A leaked memo from Germany’s government called “The Future of the EU” is bound to have Club Med crying wolf. Among other things, the memo calls for greater political integration “with spending and tax plans set in Brussels” and “automatic sanctions” for countries that fail to meet the EU’s fiscal targets. The Daily Telegraph has the story:
The proposals urge that the European Stability Mechanism (ESM), a eurozone bailout fund that will be established by the end of next year, should be transformed into a version of the International Monetary Fund for the EU.The European Monetary Fund (EMF) would be able to take full fiscal control of a failing country, including taking countries into receivership.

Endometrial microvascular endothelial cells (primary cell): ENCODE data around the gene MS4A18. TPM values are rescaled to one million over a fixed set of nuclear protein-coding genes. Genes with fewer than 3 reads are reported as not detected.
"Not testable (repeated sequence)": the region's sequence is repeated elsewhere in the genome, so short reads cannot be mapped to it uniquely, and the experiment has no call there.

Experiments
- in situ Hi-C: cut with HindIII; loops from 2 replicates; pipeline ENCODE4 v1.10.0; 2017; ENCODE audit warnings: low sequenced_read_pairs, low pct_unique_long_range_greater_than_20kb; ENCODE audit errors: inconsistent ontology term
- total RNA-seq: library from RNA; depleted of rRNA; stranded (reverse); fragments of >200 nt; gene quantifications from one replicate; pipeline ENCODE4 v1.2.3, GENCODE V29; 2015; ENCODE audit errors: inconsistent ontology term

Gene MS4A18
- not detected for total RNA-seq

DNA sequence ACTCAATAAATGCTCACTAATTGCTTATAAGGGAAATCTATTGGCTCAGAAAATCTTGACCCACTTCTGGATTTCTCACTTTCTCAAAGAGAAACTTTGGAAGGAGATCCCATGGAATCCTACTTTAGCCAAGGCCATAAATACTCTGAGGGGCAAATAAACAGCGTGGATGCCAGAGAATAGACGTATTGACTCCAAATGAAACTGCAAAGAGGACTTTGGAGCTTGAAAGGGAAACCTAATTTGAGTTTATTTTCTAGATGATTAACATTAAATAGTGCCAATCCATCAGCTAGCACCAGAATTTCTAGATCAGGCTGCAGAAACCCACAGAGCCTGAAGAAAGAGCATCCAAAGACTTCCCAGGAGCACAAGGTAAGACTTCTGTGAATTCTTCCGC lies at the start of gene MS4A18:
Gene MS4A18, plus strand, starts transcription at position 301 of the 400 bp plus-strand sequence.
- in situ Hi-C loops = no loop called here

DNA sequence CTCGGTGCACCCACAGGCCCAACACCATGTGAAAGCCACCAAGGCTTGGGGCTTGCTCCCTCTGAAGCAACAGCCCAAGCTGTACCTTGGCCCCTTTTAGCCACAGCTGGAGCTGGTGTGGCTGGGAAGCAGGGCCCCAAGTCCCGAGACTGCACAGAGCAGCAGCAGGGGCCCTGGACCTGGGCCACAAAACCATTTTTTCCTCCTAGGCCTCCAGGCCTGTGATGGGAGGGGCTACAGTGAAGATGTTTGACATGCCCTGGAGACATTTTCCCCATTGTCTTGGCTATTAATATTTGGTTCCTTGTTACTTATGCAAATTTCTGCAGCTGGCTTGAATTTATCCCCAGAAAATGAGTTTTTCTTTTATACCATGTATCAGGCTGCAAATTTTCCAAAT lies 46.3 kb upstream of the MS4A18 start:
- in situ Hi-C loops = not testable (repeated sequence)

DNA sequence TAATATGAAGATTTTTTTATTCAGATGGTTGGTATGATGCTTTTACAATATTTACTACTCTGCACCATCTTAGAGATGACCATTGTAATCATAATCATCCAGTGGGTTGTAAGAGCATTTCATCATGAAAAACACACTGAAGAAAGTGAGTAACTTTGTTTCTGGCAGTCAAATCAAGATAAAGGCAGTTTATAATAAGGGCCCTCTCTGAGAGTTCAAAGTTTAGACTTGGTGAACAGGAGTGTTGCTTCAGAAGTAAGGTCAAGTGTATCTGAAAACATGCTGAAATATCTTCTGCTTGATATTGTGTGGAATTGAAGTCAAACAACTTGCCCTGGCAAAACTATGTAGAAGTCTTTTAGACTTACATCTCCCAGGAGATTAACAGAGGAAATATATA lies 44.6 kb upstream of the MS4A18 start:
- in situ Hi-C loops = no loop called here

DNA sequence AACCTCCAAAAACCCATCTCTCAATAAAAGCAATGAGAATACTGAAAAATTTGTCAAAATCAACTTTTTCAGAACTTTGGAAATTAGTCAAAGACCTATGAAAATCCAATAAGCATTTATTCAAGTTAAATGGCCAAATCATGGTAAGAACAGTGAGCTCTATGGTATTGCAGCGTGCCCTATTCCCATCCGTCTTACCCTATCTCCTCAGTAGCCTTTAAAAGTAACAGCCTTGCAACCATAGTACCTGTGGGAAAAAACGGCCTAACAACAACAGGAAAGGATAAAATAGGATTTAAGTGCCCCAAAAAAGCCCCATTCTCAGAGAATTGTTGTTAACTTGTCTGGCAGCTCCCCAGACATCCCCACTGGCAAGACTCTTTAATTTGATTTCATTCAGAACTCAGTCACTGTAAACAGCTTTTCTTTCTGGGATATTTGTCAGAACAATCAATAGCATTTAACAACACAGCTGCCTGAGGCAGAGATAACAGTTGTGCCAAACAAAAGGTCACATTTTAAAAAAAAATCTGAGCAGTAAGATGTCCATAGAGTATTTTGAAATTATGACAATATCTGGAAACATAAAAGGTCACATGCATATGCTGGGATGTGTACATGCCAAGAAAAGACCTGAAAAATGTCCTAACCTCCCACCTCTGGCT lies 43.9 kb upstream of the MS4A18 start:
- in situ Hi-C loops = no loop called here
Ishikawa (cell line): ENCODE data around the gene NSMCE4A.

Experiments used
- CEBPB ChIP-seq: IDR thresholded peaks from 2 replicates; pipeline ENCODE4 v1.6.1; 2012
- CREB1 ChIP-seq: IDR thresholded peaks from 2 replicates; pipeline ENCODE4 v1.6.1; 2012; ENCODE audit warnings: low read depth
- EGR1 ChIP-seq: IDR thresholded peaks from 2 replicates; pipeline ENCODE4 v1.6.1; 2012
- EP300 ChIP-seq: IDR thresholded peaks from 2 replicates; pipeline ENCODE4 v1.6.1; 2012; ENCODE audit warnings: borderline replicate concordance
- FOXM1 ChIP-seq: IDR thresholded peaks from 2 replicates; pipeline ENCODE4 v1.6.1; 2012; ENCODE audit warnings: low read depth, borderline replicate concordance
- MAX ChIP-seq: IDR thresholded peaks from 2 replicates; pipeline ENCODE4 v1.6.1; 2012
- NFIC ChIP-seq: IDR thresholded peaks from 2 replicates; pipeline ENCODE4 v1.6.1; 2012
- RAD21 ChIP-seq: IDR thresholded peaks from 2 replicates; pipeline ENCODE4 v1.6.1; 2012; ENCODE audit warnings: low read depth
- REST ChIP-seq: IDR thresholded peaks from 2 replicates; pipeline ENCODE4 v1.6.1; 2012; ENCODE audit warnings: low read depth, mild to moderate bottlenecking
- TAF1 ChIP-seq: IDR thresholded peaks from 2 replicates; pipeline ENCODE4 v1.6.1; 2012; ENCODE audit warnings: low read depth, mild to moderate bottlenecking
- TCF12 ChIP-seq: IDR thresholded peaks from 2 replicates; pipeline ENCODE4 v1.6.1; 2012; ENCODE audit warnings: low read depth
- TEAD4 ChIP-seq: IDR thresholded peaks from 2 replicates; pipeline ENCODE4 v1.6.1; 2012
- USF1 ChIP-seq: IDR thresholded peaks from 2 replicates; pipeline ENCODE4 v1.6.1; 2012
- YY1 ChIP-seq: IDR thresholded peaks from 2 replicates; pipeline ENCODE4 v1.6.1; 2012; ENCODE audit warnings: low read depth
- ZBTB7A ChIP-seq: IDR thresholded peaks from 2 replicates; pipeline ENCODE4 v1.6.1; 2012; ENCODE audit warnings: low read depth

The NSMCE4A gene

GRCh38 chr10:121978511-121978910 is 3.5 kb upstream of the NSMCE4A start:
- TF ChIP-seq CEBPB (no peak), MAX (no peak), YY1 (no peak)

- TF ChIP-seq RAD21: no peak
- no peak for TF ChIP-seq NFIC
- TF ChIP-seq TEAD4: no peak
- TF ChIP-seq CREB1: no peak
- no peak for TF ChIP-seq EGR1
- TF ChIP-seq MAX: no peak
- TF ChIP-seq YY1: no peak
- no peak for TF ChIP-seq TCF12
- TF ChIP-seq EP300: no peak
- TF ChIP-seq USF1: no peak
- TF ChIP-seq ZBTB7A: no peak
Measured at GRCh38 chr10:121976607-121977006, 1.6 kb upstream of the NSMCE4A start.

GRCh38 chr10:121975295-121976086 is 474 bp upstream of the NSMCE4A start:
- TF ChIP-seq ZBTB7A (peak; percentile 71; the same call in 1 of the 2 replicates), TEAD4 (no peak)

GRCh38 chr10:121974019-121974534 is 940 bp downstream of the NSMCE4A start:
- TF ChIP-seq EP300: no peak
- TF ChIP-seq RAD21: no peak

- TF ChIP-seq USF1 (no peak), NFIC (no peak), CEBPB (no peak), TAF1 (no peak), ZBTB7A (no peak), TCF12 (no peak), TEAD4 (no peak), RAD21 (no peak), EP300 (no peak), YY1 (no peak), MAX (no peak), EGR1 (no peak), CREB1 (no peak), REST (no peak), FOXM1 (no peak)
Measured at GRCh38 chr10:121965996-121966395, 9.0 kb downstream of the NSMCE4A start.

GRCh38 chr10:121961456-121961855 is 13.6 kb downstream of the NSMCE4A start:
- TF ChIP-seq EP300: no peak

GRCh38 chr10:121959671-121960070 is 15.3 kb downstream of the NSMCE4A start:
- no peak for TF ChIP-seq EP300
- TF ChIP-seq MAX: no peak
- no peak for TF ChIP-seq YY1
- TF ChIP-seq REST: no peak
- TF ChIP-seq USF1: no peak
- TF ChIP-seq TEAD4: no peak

Under this plan, the powers granted under German-designed institutions set to enforce German-designed rules over EU member states would be even greater than that of Washington over the fifty states. If Congress or the White House recommended this plan, the National Governors’ Association would be up in arms and crowds holding pitchforks and torches would be marching down Pennsylvania Avenue.Even within Germany, a proudly federalist country, it is unlikely that states like Bavaria would welcome this kind of central control.In the contest between Germany and France to shape the future of the EU, both sides have good cards and both sides have weaknesses. One of Germany’s greatest weaknesses is the sheer unpopularity of the approach it prefers — and the unrealistic nature of the remedies it can offer. You cannot pass a set of laws that would turn Italians and Greeks into Germans; for one thing, the Greek and Italian genius for ignoring and subverting laws they don’t like would mean that they would find ways to evade and work around the regulations you sought to impose. Germany trying to run Europe in this way would be like Elmer Fudd in a house of Bugs Bunnies: cwumsy, fwustwated and outcwassed.On the other hand, Elmer Fudd doesn’t want to give Bugs Bunny his credit cards, and rightly so. The rascally rabbit can’t control himself, can’t live ‘sensibly’ and within his means.Europe needs to be based on facts, and it looks more and more as if one of the facts is that the cultures of northern and southern Europe are too different to operate a common currency. The ‘neuro’ and ‘seuro’ approach — one common currency for the northern countries and one for Club Med, each free to operate in accordance with the interests and the instincts of the countries who whose it — would probably be the best solution for Europe as a whole. While the situation is now so complex that this may not be practical, the reality is that the status quo is beginning to look unsustainable as well.That Germany can’t devise rules for the governance of the eurozone that Club Med can accept, and that Club Med can’t find a formula that the Germans can live with, means that this marriage cannot be happy and quite possibly cannot be saved under any circumstances.Nothing about this situation looks good.